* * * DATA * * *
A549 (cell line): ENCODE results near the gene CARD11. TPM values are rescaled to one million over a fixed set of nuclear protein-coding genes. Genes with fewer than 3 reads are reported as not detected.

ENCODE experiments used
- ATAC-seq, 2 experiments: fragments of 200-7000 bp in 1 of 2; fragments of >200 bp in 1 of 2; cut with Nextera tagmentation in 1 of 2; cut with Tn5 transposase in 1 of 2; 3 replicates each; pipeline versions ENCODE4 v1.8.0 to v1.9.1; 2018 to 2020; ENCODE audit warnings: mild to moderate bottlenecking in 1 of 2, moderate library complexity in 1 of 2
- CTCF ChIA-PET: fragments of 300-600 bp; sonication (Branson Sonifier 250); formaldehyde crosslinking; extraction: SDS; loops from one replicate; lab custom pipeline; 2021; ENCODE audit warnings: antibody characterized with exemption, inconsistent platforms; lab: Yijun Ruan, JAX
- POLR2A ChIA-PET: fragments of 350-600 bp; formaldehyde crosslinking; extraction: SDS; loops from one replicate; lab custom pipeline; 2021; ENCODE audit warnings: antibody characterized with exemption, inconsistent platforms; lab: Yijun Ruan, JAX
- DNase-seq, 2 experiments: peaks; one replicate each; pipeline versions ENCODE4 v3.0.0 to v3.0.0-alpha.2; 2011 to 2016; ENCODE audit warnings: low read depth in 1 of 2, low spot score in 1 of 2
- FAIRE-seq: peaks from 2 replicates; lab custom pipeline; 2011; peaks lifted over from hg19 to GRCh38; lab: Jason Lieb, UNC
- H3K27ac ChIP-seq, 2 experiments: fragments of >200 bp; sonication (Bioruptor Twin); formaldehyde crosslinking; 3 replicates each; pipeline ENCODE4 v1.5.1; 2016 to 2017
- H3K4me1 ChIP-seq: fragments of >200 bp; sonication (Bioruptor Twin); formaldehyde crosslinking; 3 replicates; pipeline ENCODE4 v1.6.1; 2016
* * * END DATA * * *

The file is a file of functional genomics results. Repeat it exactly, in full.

A549 (cell line): ENCODE results near the gene CARD11. TPM values are rescaled to one million over a fixed set of nuclear protein-coding genes. Genes with fewer than 3 reads are reported as not detected.

ENCODE experiments used
- ATAC-seq, 2 experiments: fragments of 200-7000 bp in 1 of 2; fragments of >200 bp in 1 of 2; cut with Nextera tagmentation in 1 of 2; cut with Tn5 transposase in 1 of 2; 3 replicates each; pipeline versions ENCODE4 v1.8.0 to v1.9.1; 2018 to 2020; ENCODE audit warnings: mild to moderate bottlenecking in 1 of 2, moderate library complexity in 1 of 2
- CTCF ChIA-PET: fragments of 300-600 bp; sonication (Branson Sonifier 250); formaldehyde crosslinking; extraction: SDS; loops from one replicate; lab custom pipeline; 2021; ENCODE audit warnings: antibody characterized with exemption, inconsistent platforms; lab: Yijun Ruan, JAX
- POLR2A ChIA-PET: fragments of 350-600 bp; formaldehyde crosslinking; extraction: SDS; loops from one replicate; lab custom pipeline; 2021; ENCODE audit warnings: antibody characterized with exemption, inconsistent platforms; lab: Yijun Ruan, JAX
- DNase-seq, 2 experiments: peaks; one replicate each; pipeline versions ENCODE4 v3.0.0 to v3.0.0-alpha.2; 2011 to 2016; ENCODE audit warnings: low read depth in 1 of 2, low spot score in 1 of 2
- FAIRE-seq: peaks from 2 replicates; lab custom pipeline; 2011; peaks lifted over from hg19 to GRCh38; lab: Jason Lieb, UNC
- H3K27ac ChIP-seq, 2 experiments: fragments of >200 bp; sonication (Bioruptor Twin); formaldehyde crosslinking; 3 replicates each; pipeline ENCODE4 v1.5.1; 2016 to 2017
- H3K4me1 ChIP-seq: fragments of >200 bp; sonication (Bioruptor Twin); formaldehyde crosslinking; 3 replicates; pipeline ENCODE4 v1.6.1; 2016